Bardeen's model for the non-ideal metal-semiconductor interface was applied to metal-wrapped cylindrical nanowire systems of 30–400 nm in diameter; a significant effect of the nanowire diameter on the non-ideal Schottky barrier height was found. The calculations were performed by solving Poisson's equation in the nanowire, self-consistently with the constraints set by the non-ideal interface conditions; in these calculations, the barrier height is obtained from the solution, and it is not a boundary condition for Poisson's equation. The main finding is that thin nanowires are expected to have meV higher Schottky barriers compared to their thicker counterparts; an effect 3–4 times stronger than the diameter dependence of image-force barrier lowering in similar systems. What lies behind this effect is the electrostatic properties of metal-wrapped nanowires; in particular, since depletion charge is reduced with nanowire radius, the potential drop on the interfacial layer is reduced—leading to the increase of the barrier height with nanowire radius reduction.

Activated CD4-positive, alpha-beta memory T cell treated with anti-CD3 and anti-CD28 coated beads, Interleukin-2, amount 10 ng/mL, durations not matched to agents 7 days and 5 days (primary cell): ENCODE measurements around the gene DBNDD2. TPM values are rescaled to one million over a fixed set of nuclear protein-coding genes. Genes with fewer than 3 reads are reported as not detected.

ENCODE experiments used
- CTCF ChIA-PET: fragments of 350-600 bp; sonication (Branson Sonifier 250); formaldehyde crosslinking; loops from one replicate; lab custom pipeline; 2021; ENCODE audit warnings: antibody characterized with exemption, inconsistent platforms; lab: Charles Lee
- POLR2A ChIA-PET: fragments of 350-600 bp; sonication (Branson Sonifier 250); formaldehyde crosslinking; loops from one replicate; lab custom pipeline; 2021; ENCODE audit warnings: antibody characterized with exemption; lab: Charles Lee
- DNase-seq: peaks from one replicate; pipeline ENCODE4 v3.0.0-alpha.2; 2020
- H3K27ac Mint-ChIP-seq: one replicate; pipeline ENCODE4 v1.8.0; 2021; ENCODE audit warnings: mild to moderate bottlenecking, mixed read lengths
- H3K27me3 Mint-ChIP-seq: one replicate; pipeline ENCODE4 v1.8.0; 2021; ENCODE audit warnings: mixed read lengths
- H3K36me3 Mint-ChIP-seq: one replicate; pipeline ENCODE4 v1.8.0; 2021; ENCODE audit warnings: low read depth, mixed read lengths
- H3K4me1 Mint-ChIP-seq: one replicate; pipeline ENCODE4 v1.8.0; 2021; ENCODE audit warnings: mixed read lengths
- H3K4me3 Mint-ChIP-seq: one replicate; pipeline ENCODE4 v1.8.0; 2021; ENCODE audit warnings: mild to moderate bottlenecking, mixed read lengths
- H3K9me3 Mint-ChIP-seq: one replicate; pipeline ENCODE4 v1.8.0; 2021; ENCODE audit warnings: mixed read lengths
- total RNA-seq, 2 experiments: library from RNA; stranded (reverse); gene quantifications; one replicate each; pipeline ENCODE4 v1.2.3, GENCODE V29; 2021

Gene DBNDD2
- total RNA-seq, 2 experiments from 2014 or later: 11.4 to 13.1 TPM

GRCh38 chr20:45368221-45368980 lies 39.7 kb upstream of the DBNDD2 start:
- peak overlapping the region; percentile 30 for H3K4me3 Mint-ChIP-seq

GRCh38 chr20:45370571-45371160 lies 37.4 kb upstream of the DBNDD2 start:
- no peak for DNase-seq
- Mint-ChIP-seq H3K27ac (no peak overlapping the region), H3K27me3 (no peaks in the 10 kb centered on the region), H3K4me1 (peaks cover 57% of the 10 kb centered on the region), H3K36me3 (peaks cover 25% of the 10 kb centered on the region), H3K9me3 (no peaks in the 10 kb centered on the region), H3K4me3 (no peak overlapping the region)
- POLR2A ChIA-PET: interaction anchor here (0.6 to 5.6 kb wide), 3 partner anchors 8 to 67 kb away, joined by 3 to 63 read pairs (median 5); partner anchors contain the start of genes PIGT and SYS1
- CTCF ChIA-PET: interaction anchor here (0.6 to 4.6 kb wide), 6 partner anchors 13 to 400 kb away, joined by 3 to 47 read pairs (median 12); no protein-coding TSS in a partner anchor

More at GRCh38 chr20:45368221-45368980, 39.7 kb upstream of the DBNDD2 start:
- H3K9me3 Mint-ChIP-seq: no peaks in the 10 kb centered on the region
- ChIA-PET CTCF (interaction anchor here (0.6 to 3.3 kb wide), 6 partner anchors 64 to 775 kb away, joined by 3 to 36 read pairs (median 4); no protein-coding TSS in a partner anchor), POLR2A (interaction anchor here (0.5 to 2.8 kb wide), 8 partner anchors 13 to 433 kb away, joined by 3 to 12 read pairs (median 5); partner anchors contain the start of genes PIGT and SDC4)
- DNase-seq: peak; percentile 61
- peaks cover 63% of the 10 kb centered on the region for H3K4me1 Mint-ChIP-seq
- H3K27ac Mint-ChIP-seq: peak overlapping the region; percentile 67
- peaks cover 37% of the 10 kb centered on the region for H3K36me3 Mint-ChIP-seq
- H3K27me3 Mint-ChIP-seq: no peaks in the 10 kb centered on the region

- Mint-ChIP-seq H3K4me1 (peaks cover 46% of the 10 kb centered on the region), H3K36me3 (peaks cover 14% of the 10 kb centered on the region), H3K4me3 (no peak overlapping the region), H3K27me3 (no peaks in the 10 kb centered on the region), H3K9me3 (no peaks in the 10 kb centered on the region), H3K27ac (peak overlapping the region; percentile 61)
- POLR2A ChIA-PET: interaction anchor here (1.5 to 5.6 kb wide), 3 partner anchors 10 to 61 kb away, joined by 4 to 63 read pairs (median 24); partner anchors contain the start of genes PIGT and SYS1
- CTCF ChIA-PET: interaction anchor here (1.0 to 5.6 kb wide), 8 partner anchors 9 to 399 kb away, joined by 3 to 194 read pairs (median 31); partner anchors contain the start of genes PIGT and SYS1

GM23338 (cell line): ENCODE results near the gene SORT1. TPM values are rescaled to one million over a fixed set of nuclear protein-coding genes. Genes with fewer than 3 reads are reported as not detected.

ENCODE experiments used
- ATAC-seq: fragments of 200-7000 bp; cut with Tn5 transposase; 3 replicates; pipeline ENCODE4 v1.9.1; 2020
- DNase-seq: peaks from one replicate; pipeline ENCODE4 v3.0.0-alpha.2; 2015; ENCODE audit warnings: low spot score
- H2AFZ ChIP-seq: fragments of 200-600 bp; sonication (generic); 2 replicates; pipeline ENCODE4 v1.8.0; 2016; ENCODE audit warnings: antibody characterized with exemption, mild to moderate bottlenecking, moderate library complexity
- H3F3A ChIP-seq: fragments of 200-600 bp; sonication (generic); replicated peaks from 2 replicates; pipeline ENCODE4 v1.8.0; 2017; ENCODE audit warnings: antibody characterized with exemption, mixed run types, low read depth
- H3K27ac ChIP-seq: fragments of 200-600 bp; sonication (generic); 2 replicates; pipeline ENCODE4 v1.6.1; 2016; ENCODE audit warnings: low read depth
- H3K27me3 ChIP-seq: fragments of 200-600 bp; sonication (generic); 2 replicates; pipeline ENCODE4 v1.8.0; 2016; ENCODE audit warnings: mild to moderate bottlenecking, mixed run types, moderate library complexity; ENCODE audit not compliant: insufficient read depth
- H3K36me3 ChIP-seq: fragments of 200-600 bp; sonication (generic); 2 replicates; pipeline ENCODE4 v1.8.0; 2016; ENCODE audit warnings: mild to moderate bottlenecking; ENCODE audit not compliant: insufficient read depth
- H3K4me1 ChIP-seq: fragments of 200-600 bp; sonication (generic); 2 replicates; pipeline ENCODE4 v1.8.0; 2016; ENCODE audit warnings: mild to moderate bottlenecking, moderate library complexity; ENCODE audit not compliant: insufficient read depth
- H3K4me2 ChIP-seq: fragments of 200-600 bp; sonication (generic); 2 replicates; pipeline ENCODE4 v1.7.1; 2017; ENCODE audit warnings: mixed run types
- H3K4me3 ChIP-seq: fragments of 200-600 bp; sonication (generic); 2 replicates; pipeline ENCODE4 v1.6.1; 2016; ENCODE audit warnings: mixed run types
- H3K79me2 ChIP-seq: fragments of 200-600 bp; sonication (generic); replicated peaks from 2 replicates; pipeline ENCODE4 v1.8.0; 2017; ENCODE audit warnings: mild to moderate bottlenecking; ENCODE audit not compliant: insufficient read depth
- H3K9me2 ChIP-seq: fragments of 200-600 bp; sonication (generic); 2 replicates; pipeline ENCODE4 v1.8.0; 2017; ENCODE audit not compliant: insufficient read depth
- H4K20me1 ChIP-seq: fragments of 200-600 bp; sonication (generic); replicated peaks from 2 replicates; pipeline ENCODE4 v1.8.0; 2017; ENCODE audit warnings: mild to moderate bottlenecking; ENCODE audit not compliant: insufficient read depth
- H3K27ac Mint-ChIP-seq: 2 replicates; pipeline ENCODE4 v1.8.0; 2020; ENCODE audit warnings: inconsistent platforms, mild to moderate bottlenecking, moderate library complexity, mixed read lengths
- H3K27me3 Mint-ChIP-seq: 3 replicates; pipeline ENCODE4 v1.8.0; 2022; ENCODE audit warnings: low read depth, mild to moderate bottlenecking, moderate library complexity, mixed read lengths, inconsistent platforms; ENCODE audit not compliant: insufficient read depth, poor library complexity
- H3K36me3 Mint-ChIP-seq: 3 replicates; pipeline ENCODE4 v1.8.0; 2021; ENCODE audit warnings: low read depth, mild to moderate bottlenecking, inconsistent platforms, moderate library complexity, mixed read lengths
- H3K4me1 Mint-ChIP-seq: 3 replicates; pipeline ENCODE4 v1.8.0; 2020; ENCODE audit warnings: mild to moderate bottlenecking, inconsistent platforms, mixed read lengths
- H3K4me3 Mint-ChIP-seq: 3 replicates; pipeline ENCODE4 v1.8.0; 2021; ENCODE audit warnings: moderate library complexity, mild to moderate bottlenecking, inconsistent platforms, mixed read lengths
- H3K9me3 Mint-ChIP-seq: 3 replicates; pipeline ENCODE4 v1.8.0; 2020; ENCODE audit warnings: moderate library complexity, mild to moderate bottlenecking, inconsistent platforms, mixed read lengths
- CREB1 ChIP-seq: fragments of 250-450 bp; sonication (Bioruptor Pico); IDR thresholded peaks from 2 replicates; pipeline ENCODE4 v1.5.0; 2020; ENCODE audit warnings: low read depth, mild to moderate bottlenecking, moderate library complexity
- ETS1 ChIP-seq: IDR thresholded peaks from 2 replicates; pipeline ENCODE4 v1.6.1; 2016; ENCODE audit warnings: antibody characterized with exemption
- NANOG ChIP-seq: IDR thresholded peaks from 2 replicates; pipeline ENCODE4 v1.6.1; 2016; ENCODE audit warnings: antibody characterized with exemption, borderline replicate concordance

The boundary condition for the vanishing electric field at the onset of the depletion region is valid only for the depletion approximation; the more general condition, , is applicable also to both fully and partially depleted NWs. We use this condition in the numerical solution of the problem.
The subscript cyl denotes charge and capacitance per unit-length.
In fact, from an electrostatic stand-point, an interfacial layer of finite thickness is a necessity for the consideration of the voltage drop related to the interface states.